Cygnet Theatre has impeccably paired two of Shepard’s darkly comic dramas, performed in repertory, ingeniously called Shep Rep.
In the early 1980s, both“True West” and “Fool for Love” were nominated for the Pulitzer Prize. They’re terrific together, both featuring a violent, co-dependent pas de deux, and a laser-sharp focus on the duality of personality,the quest for identity and ancestry as destiny.
“True West” is a master class in sibling rivalry. Centered on two wildly disparate brothers. One is a tightly-wrapped Ivy Leaguer, a successful, suburban, screenwriting family-man; the other is a wild, grubby, free-spirited drifter and grifter. Each harbors a lifelong yearning to trade places. And over the course of a torturous few nights, during which they trash their mother’s home and nearly murder each other with golf clubs and telephone cords, they become so intertwined, they’re indistinguishable. They drink and fight around the clock; only the attractive palm tree projections mark the passage of time.
“Fool for Love” is an intense, fiery exploration of attraction and repulsion, abandonment and reunion, passion and pain. May and Eddie cannot stand being separated, or being together. Her hapless suitor is caught in the crossfire.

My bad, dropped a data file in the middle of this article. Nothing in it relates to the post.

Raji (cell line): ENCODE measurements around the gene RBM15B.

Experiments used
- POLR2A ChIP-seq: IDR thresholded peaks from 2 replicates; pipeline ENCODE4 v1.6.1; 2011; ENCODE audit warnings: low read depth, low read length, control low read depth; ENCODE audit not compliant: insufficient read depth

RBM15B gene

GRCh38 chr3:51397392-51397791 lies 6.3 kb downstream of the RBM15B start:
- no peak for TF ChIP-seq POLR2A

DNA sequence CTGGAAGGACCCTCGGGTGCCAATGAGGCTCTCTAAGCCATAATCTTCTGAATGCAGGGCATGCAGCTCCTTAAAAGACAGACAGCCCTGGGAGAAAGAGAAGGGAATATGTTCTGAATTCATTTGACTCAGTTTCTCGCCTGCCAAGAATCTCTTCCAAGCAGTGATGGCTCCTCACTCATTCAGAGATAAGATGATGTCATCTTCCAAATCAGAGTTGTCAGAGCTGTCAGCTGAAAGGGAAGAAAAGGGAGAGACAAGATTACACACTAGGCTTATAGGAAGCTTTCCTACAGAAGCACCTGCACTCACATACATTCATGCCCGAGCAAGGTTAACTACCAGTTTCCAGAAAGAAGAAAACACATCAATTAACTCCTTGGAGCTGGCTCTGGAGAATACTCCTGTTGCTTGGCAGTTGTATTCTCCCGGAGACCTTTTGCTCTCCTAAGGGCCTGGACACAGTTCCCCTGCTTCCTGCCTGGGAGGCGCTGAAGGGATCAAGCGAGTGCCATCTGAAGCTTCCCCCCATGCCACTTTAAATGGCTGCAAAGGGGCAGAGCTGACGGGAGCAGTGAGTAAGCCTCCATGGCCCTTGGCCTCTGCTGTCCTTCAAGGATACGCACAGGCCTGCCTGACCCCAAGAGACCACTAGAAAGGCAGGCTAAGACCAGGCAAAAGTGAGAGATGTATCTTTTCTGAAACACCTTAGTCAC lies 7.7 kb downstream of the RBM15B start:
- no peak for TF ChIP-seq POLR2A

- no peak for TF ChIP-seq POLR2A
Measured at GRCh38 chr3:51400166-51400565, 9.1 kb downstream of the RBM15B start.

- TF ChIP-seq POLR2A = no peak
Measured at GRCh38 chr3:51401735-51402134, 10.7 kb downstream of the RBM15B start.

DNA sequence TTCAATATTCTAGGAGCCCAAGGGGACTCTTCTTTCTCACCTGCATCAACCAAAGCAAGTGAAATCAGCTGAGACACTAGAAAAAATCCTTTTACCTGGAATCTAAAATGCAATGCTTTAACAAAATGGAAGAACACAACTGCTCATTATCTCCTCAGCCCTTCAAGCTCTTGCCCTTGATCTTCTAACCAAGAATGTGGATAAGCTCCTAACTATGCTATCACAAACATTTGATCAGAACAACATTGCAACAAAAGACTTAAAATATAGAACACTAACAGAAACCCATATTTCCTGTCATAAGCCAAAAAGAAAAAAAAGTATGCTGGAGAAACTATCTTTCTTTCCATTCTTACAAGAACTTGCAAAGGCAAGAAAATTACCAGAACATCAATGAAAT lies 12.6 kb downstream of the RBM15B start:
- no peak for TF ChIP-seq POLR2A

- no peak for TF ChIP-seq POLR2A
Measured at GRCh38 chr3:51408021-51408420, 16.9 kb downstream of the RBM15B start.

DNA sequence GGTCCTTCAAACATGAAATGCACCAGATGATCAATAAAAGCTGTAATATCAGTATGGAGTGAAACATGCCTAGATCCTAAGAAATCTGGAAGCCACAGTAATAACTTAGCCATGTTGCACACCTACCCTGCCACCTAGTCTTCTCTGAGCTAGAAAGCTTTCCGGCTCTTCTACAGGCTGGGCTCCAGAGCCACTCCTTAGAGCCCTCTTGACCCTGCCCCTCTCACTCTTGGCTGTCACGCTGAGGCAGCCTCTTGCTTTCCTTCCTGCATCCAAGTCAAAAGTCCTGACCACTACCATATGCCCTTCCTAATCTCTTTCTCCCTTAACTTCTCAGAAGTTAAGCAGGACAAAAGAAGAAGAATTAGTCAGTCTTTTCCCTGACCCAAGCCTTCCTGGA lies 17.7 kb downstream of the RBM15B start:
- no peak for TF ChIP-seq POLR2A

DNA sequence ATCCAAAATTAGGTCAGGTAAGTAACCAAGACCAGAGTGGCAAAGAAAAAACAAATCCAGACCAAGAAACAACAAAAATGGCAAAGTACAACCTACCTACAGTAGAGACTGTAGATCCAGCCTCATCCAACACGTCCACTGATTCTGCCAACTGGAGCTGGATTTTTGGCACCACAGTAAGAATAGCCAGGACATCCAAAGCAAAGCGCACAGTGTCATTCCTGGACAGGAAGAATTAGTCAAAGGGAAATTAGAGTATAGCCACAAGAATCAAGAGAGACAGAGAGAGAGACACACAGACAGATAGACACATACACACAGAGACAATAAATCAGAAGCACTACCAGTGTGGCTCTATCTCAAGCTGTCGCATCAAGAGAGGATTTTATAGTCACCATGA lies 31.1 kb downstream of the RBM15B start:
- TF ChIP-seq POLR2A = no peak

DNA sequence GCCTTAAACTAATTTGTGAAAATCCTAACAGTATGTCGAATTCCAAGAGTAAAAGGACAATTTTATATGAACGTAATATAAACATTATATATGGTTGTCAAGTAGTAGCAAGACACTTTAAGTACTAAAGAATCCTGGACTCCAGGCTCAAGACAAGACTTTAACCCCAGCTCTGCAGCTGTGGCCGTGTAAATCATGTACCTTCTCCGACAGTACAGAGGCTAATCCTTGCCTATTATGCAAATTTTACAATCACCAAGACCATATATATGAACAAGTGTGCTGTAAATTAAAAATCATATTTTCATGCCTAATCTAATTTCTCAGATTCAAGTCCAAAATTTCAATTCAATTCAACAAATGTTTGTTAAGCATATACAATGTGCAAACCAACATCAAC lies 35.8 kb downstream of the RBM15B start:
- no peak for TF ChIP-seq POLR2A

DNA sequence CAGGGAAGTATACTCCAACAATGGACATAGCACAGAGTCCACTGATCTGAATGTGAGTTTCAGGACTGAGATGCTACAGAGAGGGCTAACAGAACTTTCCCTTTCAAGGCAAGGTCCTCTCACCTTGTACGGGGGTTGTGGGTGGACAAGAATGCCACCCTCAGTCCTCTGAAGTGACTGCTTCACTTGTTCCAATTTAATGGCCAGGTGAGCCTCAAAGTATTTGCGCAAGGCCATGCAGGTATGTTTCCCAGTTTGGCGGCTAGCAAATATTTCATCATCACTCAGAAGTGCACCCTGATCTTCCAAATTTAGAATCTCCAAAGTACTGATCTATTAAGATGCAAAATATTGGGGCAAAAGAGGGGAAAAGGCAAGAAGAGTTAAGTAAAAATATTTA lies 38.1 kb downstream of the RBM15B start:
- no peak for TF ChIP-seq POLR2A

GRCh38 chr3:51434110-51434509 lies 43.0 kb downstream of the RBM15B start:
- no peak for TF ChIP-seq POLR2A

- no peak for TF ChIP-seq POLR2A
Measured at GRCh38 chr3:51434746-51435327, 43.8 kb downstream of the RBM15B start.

Cygnet artistic director Sean Murray has designed and directed. Though the claustrophobic nature of these plays could be heightened, you couldn’t hope for a better repertory cast.
Francis Gercke, Manny Fernandes and Carla Harting are superb. Though I couldn’t quite buy a 1970s SuperFly black Hollywood producer with a decidedly Jewish name, Antonio TJ Johnson is a hoot – in that “True West” character, and as the fantasy father in “Fool for Love.” Jill Drexler is ideal in her cameo, and special kudos go to George Yé for his frighteningly real fight choreography.
These aren’t pretty pictures. They’re grainy, gritty and unresolved. But Cygnet brings them to vibrant life. Though the outcomes aren’t clearly delineated, the plays are skillfully developed.
“True West” and “Fool for Love” play in repertory through November 2, at Cygnet Theatre in Old Town.
Aired: 10/10/2014 9:01:00 AM
Copyright © 2014 Pat Launer
“BRIGHT STAR” – The Old Globe
In the South, pedigree is everything. In theater, not so much.